Meet Christine Quinn’s Wife, Kim Catullo

Christine Quinn's wife, Kim Catullo (Photo: Jill Colvin)

Christine Quinn’s wife, Kim Catullo (Photo: Jill Colvin)

Christine Quinn’s famously press-shy wife, Kim Catullo, dipped her toes into the media spotlight for the first time this weekend, sitting for a series of interviews with local outlets after months of watching from the sidelines.

Politicker met Ms. Catullo at the campaign’s lower Manhattan headquarters, where we asked about the prospect of being married to the city’s first female and openly gay mayor, Ms. Quinn’s most annoying habits, as well as the best Bruce Springsteen album of all time.

“As a private gal, this has been interesting,” said Ms. Catullo, a corporate lawyer who married the Democratic City Council speaker last spring at a star-studded wedding attended by a huge swath of the city’s leading officials.

Ms. Catullo, who never wanted to be involved in any form of public life, has until now been reluctant to take a prominent role in the campaign, despite spending time volunteering at the office, marching in parades and attending smaller events. But with three weeks left until primary day, as the other candidates’ spouses take growing roles in their partners’ campaigns, she has agreed to step out from the sidelines. “You realize that I love my spouse, I want to be there for her,” she said.

And while Ms. Catullo had first tried to talk her wife out of running for mayor, she said that she’s actually been enjoying some aspects of the campaign trail.  (She’s also 100 percent on board, even painting her toenails blue to match the campaign’s signs, just like Ms. Quinn.)

“I’m having fun watching Chris do it,” said Ms. Catullo, who–despite her private persona–seemed excited to get the chance to talk about her wife. “You know my favorite thing is always seeing when either a mother or a father brings over a young girl to meet her and wants them to get a picture with her. You kind of see from their eyes and what they say to their daughters that it’s a meaningful moment.”

Still, she said there are difficult parts of the campaign as well, including seeing Ms. Quinn attacked.

“Listen, if you’re a spouse and you love your spouse, which I do, it’s hard,” Ms. Catullo explained, adding that she gave up reading newspapers a few months ago to avoid the worst. “It’s natural. You’re watching somebody you really care about and love go through a process where, you know, they’re being personally attacked … I think unfortunately it comes with the territory, so you sort of have to have a thick skin in this business.”

Ms. Catullo further declared the idea of being the city’s next first lady to be “overwhelming.” “I don’t think I could even fathom what it will look like. I think it will be a first on so many levels,” she said, noting that it’s been many years since the city had a traditional “First Family.” “I know we’re not going to look like any prior couple,” she said.

As for her role? “I certainly am not going to be a full-time first lady. That’s just not going to happen,” she said with a laugh, pointing to homeless and literacy issues as possible areas for her to focus on. “I would expect that I’m going to do what Chris needs me to and what the city needs me to do … I’m certainly not giving up my career, but I think it’s going to be such a unique situation that I just don’t know what to expect, to be honest.”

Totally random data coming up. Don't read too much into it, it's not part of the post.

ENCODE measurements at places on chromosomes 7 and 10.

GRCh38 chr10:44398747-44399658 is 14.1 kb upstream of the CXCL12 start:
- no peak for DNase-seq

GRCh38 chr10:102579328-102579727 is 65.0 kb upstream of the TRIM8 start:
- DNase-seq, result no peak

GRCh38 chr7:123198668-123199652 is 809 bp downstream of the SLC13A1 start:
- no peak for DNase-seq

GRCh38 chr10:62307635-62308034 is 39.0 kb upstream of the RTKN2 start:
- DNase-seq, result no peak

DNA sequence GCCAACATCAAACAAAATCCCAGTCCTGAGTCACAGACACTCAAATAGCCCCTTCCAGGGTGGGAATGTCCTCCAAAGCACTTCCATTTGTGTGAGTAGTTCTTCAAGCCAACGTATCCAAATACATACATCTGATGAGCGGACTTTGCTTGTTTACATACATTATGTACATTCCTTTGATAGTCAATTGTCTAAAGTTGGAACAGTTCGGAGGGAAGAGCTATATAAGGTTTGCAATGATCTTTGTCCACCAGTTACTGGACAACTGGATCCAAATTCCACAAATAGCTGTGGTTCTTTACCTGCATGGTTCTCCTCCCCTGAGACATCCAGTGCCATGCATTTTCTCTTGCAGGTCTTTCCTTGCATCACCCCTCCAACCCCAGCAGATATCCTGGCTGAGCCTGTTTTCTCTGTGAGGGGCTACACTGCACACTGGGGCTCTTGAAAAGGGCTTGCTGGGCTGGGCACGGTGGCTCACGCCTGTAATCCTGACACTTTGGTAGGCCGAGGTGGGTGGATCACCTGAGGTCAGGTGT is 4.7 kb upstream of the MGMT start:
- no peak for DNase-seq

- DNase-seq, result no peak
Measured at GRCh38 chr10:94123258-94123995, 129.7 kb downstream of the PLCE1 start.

Still, she said that she was deeply moved by the significance of her wife potentially becoming the city’s first female and first openly gay mayor.

“Let me say this, I believe number one is: Are you the most qualified person? And I believe she is, I really do,” she said. “But put that aside, I think the historical significance of that can’t be understated. As a woman and as a lesbian–forget that she’s my wife–I think it’s really exiting! And I think–I think it’s time.”

She remembered how the first time she voted, Geraldine Ferraro was on the vice presidential ballot. “I remember being so proud of that … so the thought that we’re this close to that happening is really pretty incredible.”

On a personal level, Ms. Catullo said she thought that Ms. Quinn’s campaign was doing a good job showcasing their funny, caring and “scary smart” candidate.

“She’s funny. Really funny. She makes me laugh. And I also really love … how smart she is. It’s really fun to have conversations with her about interesting topics,” she said.

Ms. Quinn’s most annoying habits, on the other hand? “Her choice in TV and her BlackBerry use,” said Ms. Catullo. “It’s bad TV … But I get it. She has to deal with really big issues all day and talk all day, so watching mind-numbing TV, … I can get the outlet.”

While it’s been increasingly tough with her campaign schedule, she said the two like to spend their free time taking walks together in Hudson River Park and going on movie dates. Ms. Catullo said the last film they’d caught together–at home, unfortunately–was Ted, which they thoroughly enjoyed.

“Oh my God, we laughed so hard,” she said. “That was one she wanted to see in the theater, and I said, ‘I am not going to see a talking teddy bear movie!’ And so we watched on a whim one night late … and it was … Oh my gosh, you don’t want to admit you laughed ’cause it was so filthy, but we laughed like crazy.”

The married duo also share a love for Bruce Springsteen, whom Ms. Quinn has said she’d use as a model for her governing style.

Ms. Catullo, who is known among Ms. Quinn’s staffers for putting together event playlists, said her own favorite Springsteen track of all-time is “Darkness on the Edge of Town.” A few years ago, she said, she watched him play an entire show dedicated to the album. “It was phenomenal.”